JELLICOE ROAD by Melina Marchetta
I wanted to love this book. So many things about it tugged at me before I even read it. It’s set in Australia, a place you hear about in passing all the time, but that you never really get to know beyond “G’day, mate” and kangaroos. And the story centers on a fierce and vulnerable schoolgirl coping with mysteries and loss and first love, all at the same time–which sounds irresistible. But here’s the thing. I could never actually picture the setting. Couldn’t really get my bearings. Physical descriptions don’t take up much space in the book, which would be fine if we all had a mental image of that part of Australia–but we don’t!
What takes up space is Taylor Markham’s mental landscape. And there are things about Taylor that don’t add up. For a start, people at the Jellicoe school are always putting her in charge of things, even though she seems to lack the will (not to mention the focus!) to lead. She is driven to the point of mental breakdown by her worry about the disappearance of Hannah, the woman who rescued her when she was abandoned by her mother at a convenience store. She even ends up drowning a cat, for heaven’s sake!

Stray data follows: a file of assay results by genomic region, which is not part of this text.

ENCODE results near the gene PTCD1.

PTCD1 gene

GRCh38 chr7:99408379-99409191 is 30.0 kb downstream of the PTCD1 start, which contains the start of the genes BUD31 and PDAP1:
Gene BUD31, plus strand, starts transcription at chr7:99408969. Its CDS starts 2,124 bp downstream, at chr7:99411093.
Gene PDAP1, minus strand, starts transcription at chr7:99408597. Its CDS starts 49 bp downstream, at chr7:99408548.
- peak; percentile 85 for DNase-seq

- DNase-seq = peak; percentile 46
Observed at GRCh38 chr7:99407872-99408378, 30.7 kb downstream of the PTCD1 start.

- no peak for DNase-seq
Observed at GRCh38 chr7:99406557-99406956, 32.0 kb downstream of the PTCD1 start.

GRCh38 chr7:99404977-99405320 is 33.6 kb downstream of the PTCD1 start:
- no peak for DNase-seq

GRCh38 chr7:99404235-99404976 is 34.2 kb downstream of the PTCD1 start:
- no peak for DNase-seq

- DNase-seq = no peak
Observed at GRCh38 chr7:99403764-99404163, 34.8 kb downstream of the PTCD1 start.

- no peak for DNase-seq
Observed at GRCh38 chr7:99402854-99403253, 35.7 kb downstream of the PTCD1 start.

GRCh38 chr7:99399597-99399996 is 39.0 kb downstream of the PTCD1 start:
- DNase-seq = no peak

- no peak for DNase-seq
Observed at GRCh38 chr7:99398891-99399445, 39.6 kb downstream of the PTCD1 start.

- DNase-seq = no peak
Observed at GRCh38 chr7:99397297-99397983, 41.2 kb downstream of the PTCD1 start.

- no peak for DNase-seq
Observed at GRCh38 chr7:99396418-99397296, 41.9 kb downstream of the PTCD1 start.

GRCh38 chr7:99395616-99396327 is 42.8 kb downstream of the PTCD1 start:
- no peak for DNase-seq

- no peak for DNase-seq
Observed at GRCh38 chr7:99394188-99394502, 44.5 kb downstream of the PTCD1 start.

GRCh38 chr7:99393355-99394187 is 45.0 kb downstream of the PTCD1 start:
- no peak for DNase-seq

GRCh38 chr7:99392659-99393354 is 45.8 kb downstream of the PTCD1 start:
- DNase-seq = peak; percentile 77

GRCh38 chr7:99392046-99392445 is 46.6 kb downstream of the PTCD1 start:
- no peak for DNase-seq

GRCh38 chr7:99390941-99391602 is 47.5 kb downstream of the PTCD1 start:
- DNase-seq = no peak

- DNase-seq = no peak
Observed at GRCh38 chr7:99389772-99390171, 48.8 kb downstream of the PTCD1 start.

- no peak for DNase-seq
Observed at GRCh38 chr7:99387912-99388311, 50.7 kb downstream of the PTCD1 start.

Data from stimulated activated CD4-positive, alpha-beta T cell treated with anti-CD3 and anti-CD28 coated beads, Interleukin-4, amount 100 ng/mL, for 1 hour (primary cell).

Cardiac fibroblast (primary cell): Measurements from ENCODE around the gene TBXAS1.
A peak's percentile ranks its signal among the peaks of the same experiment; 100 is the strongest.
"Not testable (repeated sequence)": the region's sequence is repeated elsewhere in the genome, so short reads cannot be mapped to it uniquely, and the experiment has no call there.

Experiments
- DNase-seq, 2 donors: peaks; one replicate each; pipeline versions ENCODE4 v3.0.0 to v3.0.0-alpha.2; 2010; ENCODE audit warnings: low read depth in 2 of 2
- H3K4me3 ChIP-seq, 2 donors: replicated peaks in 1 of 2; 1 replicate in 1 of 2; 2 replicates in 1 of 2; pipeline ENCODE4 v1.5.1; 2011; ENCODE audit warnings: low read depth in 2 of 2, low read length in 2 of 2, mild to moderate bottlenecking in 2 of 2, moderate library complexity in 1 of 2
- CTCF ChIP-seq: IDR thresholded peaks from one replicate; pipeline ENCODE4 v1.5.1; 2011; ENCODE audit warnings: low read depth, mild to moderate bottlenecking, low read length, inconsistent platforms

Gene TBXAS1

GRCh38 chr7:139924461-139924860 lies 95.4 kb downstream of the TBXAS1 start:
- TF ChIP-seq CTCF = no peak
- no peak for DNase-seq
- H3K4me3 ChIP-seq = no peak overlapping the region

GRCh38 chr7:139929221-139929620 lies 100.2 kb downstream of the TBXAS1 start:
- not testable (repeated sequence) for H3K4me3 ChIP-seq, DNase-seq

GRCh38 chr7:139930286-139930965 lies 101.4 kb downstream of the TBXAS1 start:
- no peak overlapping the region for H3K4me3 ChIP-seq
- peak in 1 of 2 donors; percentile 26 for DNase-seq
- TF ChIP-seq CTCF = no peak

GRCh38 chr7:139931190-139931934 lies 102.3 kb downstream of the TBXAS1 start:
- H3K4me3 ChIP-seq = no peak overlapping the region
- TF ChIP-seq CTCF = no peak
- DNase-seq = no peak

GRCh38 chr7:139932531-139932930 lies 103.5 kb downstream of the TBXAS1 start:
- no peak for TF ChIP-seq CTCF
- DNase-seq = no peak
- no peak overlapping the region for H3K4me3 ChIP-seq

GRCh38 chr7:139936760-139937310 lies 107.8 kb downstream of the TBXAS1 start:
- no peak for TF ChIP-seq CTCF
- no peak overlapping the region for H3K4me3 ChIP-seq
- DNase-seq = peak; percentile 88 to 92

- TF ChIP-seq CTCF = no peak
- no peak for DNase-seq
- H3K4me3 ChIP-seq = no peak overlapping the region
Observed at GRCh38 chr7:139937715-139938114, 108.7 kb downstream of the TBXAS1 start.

But the story is really about Taylor’s search for her mother. The connection between the past and the present is rather beautifully bridged through a manuscript written by Hannah about a group of teens who went to the Jellicoe School in the eighties. This manuscript holds the key to Taylor’s own story. But I wish Marchetta had shown a little more restraint when she was ladling out the tragedies and violent deaths in this book! It seems that her idea of a hero is someone to whom horrible things keep happening over and over again. Talk about misery overload! Still, it’s a book that sticks with you, leaving an aftertaste so distinct that you know you’ll never forget it.